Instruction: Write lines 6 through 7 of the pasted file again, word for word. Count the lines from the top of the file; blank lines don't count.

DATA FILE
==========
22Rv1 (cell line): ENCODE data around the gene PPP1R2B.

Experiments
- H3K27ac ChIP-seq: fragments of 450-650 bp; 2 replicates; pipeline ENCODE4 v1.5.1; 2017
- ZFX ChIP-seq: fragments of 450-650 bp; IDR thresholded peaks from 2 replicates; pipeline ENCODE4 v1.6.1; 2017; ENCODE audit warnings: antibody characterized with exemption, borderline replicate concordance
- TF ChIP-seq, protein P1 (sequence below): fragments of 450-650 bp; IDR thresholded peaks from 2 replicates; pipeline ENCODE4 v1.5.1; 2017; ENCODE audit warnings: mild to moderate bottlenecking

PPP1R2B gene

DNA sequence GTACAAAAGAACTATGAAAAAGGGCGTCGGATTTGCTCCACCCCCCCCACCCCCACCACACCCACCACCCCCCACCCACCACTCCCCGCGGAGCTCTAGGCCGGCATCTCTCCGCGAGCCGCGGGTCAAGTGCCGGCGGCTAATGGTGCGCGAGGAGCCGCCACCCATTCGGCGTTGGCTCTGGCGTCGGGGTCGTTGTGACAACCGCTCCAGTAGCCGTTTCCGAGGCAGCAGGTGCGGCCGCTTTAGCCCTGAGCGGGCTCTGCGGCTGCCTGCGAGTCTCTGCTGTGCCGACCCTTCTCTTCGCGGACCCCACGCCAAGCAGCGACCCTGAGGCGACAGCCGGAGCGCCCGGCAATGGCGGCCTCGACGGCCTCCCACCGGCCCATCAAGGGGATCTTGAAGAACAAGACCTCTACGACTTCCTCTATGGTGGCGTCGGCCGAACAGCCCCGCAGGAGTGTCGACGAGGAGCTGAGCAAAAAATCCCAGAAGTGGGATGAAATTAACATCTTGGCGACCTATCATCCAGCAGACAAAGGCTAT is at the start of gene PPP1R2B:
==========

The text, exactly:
PPP1R2B gene

DNA sequence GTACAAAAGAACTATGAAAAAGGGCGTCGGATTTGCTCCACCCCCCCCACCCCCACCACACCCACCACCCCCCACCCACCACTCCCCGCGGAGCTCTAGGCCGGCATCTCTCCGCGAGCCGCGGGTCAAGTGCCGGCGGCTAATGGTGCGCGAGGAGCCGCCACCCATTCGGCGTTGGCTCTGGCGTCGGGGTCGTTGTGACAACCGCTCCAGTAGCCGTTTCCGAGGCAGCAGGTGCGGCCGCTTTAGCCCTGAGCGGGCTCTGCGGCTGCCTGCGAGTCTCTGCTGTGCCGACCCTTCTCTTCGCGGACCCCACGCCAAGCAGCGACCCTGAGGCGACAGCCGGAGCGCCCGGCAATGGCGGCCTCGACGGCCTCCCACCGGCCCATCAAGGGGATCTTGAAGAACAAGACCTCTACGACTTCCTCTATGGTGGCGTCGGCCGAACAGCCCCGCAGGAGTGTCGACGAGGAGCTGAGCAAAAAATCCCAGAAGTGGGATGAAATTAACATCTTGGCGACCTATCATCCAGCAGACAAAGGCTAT is at the start of gene PPP1R2B: